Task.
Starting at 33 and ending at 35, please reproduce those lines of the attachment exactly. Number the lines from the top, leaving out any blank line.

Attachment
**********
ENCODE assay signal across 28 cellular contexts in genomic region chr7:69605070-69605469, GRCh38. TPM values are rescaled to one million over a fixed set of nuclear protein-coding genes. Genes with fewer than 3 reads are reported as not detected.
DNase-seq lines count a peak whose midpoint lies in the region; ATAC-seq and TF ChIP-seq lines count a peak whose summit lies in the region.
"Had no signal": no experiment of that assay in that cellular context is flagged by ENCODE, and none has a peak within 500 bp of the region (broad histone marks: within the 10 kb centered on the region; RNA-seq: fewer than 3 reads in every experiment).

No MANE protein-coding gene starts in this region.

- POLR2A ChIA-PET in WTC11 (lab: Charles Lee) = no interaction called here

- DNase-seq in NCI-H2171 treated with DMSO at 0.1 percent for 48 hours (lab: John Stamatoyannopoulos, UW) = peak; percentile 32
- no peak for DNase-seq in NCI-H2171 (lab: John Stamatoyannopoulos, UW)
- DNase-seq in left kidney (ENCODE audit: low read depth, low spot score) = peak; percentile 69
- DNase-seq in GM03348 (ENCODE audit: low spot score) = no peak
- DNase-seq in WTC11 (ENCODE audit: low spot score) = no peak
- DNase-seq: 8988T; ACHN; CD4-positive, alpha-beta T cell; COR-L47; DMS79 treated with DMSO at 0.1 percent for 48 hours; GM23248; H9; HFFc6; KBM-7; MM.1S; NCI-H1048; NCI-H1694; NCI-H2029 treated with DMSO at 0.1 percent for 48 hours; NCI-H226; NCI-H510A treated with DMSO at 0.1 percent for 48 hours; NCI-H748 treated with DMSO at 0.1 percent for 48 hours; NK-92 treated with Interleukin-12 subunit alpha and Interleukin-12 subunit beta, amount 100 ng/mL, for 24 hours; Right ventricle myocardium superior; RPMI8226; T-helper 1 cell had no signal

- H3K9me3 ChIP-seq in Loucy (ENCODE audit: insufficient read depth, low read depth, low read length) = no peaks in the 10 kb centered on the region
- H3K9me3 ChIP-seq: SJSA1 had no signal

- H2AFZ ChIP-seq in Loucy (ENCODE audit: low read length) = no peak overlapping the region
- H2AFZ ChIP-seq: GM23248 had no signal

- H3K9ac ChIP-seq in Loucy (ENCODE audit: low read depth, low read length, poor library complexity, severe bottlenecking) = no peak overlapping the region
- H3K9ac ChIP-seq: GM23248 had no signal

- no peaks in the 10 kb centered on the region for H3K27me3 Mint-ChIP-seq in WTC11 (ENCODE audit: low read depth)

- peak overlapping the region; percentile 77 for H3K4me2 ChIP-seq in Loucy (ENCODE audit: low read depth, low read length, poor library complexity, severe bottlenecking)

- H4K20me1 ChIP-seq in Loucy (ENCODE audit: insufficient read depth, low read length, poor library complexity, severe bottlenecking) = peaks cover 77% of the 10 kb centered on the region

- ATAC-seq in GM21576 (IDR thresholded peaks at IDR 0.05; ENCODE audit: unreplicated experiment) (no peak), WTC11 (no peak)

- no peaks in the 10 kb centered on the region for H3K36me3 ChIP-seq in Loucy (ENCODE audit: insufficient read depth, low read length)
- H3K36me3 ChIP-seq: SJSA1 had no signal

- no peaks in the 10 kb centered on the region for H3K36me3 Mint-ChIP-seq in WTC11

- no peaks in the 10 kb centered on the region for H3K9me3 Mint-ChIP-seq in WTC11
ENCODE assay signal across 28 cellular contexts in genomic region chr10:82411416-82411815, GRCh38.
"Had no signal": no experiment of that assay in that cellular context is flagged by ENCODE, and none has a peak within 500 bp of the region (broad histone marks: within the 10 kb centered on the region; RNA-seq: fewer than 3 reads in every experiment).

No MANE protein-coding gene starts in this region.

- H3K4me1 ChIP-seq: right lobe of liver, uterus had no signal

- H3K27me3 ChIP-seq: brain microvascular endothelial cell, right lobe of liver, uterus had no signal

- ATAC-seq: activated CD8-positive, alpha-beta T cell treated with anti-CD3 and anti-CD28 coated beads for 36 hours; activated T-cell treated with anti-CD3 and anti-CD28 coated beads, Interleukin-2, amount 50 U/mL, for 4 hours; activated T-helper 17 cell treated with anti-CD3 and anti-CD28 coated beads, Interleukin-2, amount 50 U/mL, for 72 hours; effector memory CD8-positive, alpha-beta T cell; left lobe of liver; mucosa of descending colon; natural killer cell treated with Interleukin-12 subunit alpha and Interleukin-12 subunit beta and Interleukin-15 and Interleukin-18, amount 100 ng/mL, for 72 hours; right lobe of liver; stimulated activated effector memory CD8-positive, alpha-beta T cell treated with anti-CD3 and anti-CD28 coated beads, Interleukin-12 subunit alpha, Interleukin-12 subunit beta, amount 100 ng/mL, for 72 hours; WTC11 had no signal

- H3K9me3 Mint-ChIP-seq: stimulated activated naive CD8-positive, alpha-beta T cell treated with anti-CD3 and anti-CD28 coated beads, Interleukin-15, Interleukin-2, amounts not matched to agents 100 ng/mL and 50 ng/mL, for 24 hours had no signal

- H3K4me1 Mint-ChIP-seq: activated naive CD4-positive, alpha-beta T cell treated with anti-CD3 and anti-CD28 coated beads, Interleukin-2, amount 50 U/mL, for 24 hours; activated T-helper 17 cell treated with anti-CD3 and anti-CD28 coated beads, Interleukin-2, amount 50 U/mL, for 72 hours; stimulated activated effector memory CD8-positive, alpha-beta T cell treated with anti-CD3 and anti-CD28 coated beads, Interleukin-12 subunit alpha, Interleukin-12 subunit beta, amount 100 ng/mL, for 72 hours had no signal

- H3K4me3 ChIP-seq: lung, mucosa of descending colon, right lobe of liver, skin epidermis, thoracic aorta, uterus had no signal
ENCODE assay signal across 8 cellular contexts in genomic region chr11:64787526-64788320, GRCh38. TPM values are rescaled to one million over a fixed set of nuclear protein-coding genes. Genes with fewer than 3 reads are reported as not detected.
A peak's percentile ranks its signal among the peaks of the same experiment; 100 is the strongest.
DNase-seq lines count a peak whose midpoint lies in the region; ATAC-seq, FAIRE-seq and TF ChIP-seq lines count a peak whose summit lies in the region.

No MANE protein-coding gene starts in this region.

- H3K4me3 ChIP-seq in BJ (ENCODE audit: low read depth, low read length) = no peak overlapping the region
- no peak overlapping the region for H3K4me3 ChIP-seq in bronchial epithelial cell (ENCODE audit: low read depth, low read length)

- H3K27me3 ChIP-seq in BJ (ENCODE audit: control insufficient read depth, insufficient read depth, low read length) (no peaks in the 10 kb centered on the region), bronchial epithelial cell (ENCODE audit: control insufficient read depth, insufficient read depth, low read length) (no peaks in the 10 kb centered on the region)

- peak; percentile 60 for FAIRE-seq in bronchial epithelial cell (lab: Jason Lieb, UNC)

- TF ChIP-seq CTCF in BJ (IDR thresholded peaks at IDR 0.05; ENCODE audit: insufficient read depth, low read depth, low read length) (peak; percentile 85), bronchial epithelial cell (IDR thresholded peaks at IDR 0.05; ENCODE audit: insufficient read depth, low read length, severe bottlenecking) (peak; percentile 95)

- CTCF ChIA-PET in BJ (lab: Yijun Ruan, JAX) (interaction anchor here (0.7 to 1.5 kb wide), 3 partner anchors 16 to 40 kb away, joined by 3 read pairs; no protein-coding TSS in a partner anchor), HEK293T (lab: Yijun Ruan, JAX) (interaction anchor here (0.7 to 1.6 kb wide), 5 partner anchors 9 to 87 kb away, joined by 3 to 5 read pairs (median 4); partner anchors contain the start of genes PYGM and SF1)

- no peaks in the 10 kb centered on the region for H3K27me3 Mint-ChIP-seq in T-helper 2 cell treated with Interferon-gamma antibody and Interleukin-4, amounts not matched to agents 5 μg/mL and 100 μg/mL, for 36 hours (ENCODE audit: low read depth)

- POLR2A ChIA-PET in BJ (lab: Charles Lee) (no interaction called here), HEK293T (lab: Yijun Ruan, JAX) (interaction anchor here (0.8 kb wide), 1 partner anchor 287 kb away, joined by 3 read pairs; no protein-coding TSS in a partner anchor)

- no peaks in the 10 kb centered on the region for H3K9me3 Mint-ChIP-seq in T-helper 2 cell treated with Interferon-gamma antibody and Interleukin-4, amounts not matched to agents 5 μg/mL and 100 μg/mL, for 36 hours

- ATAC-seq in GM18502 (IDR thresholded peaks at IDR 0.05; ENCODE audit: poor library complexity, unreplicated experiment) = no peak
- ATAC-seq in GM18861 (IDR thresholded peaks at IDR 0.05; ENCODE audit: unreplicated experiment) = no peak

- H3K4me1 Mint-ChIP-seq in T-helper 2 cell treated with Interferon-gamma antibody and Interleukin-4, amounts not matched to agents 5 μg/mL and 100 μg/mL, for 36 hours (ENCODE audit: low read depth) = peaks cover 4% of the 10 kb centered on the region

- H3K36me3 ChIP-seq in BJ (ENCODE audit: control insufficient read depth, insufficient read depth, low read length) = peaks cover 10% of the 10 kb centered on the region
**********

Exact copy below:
- H3K4me1 Mint-ChIP-seq: activated naive CD4-positive, alpha-beta T cell treated with anti-CD3 and anti-CD28 coated beads, Interleukin-2, amount 50 U/mL, for 24 hours; activated T-helper 17 cell treated with anti-CD3 and anti-CD28 coated beads, Interleukin-2, amount 50 U/mL, for 72 hours; stimulated activated effector memory CD8-positive, alpha-beta T cell treated with anti-CD3 and anti-CD28 coated beads, Interleukin-12 subunit alpha, Interleukin-12 subunit beta, amount 100 ng/mL, for 72 hours had no signal

- H3K4me3 ChIP-seq: lung, mucosa of descending colon, right lobe of liver, skin epidermis, thoracic aorta, uterus had no signal
ENCODE assay signal across 8 cellular contexts in genomic region chr11:64787526-64788320, GRCh38. TPM values are rescaled to one million over a fixed set of nuclear protein-coding genes. Genes with fewer than 3 reads are reported as not detected.